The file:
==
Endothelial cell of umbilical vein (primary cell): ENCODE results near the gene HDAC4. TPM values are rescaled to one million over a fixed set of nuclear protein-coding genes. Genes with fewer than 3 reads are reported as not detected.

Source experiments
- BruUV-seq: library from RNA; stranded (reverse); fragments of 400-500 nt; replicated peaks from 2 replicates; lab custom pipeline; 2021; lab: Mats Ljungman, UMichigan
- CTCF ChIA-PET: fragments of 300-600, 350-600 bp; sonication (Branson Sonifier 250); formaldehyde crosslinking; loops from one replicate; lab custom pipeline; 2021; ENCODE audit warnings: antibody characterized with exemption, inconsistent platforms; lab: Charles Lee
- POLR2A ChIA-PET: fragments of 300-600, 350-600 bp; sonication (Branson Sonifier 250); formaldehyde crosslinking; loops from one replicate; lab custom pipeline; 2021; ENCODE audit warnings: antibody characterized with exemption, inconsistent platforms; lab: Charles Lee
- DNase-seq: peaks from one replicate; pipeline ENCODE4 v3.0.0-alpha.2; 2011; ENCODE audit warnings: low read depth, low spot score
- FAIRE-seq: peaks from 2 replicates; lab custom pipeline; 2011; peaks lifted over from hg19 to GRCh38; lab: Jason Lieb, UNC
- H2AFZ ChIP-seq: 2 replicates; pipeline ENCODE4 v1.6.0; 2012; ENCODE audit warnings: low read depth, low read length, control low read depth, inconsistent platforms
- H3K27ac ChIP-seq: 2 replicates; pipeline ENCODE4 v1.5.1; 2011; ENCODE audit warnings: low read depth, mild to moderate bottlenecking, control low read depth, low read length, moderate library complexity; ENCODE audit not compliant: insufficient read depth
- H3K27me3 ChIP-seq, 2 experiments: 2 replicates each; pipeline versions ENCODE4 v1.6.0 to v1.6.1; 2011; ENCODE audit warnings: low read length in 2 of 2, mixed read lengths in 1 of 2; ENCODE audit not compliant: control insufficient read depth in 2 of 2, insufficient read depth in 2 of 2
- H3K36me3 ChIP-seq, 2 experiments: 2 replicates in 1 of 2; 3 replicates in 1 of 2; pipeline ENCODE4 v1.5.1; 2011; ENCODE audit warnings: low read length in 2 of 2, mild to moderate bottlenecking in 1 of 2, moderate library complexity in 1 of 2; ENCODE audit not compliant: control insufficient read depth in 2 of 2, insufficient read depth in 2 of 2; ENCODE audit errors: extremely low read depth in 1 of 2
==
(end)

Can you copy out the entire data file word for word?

Endothelial cell of umbilical vein (primary cell): ENCODE results near the gene HDAC4. TPM values are rescaled to one million over a fixed set of nuclear protein-coding genes. Genes with fewer than 3 reads are reported as not detected.

Source experiments
- BruUV-seq: library from RNA; stranded (reverse); fragments of 400-500 nt; replicated peaks from 2 replicates; lab custom pipeline; 2021; lab: Mats Ljungman, UMichigan
- CTCF ChIA-PET: fragments of 300-600, 350-600 bp; sonication (Branson Sonifier 250); formaldehyde crosslinking; loops from one replicate; lab custom pipeline; 2021; ENCODE audit warnings: antibody characterized with exemption, inconsistent platforms; lab: Charles Lee
- POLR2A ChIA-PET: fragments of 300-600, 350-600 bp; sonication (Branson Sonifier 250); formaldehyde crosslinking; loops from one replicate; lab custom pipeline; 2021; ENCODE audit warnings: antibody characterized with exemption, inconsistent platforms; lab: Charles Lee
- DNase-seq: peaks from one replicate; pipeline ENCODE4 v3.0.0-alpha.2; 2011; ENCODE audit warnings: low read depth, low spot score
- FAIRE-seq: peaks from 2 replicates; lab custom pipeline; 2011; peaks lifted over from hg19 to GRCh38; lab: Jason Lieb, UNC
- H2AFZ ChIP-seq: 2 replicates; pipeline ENCODE4 v1.6.0; 2012; ENCODE audit warnings: low read depth, low read length, control low read depth, inconsistent platforms
- H3K27ac ChIP-seq: 2 replicates; pipeline ENCODE4 v1.5.1; 2011; ENCODE audit warnings: low read depth, mild to moderate bottlenecking, control low read depth, low read length, moderate library complexity; ENCODE audit not compliant: insufficient read depth
- H3K27me3 ChIP-seq, 2 experiments: 2 replicates each; pipeline versions ENCODE4 v1.6.0 to v1.6.1; 2011; ENCODE audit warnings: low read length in 2 of 2, mixed read lengths in 1 of 2; ENCODE audit not compliant: control insufficient read depth in 2 of 2, insufficient read depth in 2 of 2
- H3K36me3 ChIP-seq, 2 experiments: 2 replicates in 1 of 2; 3 replicates in 1 of 2; pipeline ENCODE4 v1.5.1; 2011; ENCODE audit warnings: low read length in 2 of 2, mild to moderate bottlenecking in 1 of 2, moderate library complexity in 1 of 2; ENCODE audit not compliant: control insufficient read depth in 2 of 2, insufficient read depth in 2 of 2; ENCODE audit errors: extremely low read depth in 1 of 2